'Deception' guided court cases that legalized abortion, archbishop says

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Archbishop Joseph F. Naumann of Kansas City, Kan., chairman of the U.S. bishops' Committee on Pro-Life Activities, delivers his homily during the opening Mass of the National Prayer Vigil for Life Jan. 17 at the Basilica of the National Shrine of the Immaculate Conception in Washington. (CNS photo/Gregory A. Shemitz)

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Washingon — The two Supreme Court cases that legalized abortion virtually on demand in the United States were based on "deception," said Archbishop Joseph F. Naumann of Kansas City, Kansas.

"The late Norma McCorvey, Jane Roe of Roe v. Wade, lied about being gang-raped," said Archbishop Naumann, new chairman of the U.S. bishops' Committee on Pro-Life Activities. "After her pro-life conversion, Norma acknowledged that she was deceived by her attorneys about the reality of abortion. For the last 20 years of her life, Norma McCorvey labored tirelessly to overturn Roe v. Wade."

In his homily at the Jan. 17 March for Life vigil Mass at the Basilica of the National Shrine of the Immaculate Conception in Washington, Archbishop Naumann said, "The late Sandra Cano, the Jane Doe of the Doe v. Bolton decision, never wanted an abortion."

He added, "Her lawyers, whom she had engaged to assist with regaining the custody of her children, used her difficult circumstances to advance their own ideological goal to legalize abortion. She actually fled the state of Georgia, when she feared that her lawyers and family members intended to pressure her to actually have an abortion."

Archbishop Naumann also touted another early figure in the abortion debate, Dr. Bernard Nathanson.

"Nathanson, one of the founders of NARAL and himself an abortionist, became pro-life not because of theology or any religious sentiment, but from his own study of the scientific advancements in embryology and fetology," he said. "While it is true that Dr. Nathanson eventually became Catholic, it was long after he had become a pro-life advocate because of science."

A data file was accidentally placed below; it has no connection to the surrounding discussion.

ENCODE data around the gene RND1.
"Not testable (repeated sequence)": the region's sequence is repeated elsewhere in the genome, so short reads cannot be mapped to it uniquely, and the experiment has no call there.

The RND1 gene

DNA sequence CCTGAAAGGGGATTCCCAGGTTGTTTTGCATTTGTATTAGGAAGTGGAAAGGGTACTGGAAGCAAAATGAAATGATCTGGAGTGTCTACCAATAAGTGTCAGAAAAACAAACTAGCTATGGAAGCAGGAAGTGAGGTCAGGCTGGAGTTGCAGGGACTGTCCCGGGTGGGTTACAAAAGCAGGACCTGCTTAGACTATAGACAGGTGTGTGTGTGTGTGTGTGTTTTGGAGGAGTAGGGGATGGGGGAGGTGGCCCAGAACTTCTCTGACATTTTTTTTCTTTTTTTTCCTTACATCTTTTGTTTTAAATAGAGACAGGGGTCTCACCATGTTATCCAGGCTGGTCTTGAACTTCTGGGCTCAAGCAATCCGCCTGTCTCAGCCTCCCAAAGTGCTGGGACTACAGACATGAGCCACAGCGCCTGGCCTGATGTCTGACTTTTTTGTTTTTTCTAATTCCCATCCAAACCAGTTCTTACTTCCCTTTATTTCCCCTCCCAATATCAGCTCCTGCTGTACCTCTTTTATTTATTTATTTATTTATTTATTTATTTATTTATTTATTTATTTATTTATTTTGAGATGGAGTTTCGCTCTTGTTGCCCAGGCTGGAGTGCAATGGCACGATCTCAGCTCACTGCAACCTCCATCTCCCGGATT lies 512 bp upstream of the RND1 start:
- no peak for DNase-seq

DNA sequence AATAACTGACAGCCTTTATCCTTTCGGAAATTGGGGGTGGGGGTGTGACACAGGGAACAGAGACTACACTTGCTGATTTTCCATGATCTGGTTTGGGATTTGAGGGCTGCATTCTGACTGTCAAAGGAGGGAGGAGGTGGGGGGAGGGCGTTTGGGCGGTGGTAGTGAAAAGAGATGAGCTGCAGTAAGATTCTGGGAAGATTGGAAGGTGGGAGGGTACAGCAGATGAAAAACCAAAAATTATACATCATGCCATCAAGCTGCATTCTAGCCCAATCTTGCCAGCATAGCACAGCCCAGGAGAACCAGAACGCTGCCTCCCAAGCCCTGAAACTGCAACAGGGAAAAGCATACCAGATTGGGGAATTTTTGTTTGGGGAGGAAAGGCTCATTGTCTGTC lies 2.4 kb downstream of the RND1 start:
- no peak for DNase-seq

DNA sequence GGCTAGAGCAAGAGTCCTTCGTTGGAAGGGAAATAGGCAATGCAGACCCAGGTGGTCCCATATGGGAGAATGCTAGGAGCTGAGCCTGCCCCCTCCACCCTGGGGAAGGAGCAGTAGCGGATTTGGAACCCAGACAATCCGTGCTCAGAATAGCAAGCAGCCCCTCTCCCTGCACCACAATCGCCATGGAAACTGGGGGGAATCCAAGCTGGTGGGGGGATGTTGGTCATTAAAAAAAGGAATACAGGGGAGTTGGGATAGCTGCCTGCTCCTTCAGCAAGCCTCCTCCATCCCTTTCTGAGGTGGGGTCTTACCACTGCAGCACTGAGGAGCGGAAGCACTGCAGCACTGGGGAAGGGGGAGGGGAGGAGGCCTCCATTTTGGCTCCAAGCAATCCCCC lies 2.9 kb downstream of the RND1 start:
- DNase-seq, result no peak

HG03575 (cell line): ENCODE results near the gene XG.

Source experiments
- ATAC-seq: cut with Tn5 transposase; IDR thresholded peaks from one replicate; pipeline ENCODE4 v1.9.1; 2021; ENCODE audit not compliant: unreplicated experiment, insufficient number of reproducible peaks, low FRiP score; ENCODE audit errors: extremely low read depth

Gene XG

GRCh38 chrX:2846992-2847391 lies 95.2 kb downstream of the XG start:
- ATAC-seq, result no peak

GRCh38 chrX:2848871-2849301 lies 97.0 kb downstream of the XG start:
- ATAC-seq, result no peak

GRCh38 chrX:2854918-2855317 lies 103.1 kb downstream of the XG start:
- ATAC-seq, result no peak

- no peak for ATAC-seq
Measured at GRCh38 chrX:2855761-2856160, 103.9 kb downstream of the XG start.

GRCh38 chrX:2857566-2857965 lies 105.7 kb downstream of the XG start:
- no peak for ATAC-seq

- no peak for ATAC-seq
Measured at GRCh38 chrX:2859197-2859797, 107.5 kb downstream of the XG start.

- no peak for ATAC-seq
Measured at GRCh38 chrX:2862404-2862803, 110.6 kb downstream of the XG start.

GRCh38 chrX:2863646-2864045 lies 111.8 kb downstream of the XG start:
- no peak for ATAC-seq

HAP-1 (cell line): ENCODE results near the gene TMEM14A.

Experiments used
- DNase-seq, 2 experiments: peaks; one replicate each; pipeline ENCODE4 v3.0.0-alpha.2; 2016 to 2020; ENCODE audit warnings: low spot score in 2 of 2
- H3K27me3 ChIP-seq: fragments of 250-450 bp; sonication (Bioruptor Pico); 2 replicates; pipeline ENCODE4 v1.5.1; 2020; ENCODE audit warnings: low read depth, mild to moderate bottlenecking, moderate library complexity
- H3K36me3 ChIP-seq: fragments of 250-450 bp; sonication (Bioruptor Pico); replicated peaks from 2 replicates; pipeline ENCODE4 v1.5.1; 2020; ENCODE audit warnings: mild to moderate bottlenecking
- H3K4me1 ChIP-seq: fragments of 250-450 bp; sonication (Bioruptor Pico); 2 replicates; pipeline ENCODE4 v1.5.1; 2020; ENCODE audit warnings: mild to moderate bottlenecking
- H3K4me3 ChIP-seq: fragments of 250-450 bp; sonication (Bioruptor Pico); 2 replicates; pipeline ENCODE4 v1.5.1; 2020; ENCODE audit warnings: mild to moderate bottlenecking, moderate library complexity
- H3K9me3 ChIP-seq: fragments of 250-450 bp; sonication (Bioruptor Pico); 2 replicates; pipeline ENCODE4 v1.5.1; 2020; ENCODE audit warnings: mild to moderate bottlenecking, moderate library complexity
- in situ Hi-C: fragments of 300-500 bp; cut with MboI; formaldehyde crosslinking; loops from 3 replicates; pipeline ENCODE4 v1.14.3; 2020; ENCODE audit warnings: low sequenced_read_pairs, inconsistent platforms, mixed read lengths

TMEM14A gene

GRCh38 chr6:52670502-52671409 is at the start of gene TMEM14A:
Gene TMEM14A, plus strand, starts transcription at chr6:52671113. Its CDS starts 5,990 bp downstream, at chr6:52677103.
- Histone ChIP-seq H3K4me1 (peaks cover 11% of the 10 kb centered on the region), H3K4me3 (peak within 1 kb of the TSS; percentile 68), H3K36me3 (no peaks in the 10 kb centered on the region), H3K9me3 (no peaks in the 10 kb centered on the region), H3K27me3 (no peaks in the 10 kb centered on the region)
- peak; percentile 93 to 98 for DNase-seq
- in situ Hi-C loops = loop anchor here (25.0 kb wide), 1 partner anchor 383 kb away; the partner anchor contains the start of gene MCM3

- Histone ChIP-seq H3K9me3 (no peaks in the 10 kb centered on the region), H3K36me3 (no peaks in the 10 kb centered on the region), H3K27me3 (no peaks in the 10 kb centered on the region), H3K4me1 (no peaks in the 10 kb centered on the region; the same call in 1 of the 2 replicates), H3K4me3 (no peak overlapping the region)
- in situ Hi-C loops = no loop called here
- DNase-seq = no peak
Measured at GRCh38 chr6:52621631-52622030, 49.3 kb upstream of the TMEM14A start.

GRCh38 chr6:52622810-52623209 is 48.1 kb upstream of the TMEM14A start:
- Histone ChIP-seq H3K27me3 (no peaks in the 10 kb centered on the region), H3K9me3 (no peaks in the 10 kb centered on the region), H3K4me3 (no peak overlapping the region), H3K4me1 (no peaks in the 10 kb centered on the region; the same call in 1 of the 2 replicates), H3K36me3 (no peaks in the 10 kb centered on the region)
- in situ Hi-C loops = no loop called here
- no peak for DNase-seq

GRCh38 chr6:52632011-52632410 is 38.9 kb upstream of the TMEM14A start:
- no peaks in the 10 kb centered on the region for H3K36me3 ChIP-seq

Archbishop Naumann criticized one of the consequences of legal abortion.

"Protecting the life of the unborn children is the pre-eminent human rights issue of our time, not only because of the sheer magnitude of the numbers, but because abortion attacks the sanctuary of life, the family. Abortion advocates pit the welfare of the mother against the life of her child," he said.

"Every abortion not only destroys the life of an innocent child, but it wounds and scars mothers and fathers who must live with the harsh reality that they hired someone to destroy their daughter or son. In reality, the welfare of parents and their child are always intimately linked."

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Clergy process at the beginning of the opening Mass of the National Prayer Vigil for Life Jan. 17 at the Basilica of the National Shrine of the Immaculate Conception in Washington. (CNS photo/Gregory A. Shemitz)

Archbishop Naumann also took note of the legal and political landscape surrounding abortion.

"We assemble in 2019 with some new hope that the recent changes in the membership of the Supreme Court may result in a re-examination and an admission by the court of its tragic error 46 years ago," he said, referring to the addition of Justices Brett Kavanaugh and Neil Gorsuch. "We pray that state legislatures and the people of this country will again have the ability to protect the lives of unborn children."

He added, "At the same time, we are sobered by the ferocity and the extremism of the proponents of legalized abortion as evidenced in the recent confirmation process to fill a vacancy on the U. S. Supreme Court. Recently, two members of the Senate Judiciary Committee questioned the suitability of a judicial nominee because of his membership in an extremist organization" -- and here he paused to make a face, as if he couldn't believe what he was about to say next -- "the Knights of Columbus."

The Mass, which brought an estimated 10,000 people into the basilica's Great Upper Church, was not as filled with pomp and grandeur. The entrance procession, for instance, lasted 17 minutes -- less than half the 35 minutes recorded in some past years.

Also, after the prayers the faithful, all at Mass read aloud a "Prayer for Healing Victims of Abuse," which read in part, "Gentle Jesus, shepherd of peace, join to your own suffering the pain of all who have been hurt in body mind, and spirit by those who betrayed the trust placed in them. Hear our cries as we agonize over the harm done to our brothers and sisters."

Archbishop Naumann also mentioned the abuse crisis in his homily.

"For all Catholics, the last several months have been profoundly difficult. We've been devastated by the scandal of sexual misconduct by clergy and of past instances of the failure of bishops to respond with compassion to victims of abuse and to protect adequately the members of their flock," he said.

"The abuse of children or minors upends the pro-life ethic because it is a grave injustice and an egregious offense against the dignity of the human person," he said. "Moreover, the failure to respond effectively to the abuse crisis undermines every other ministry in the church."


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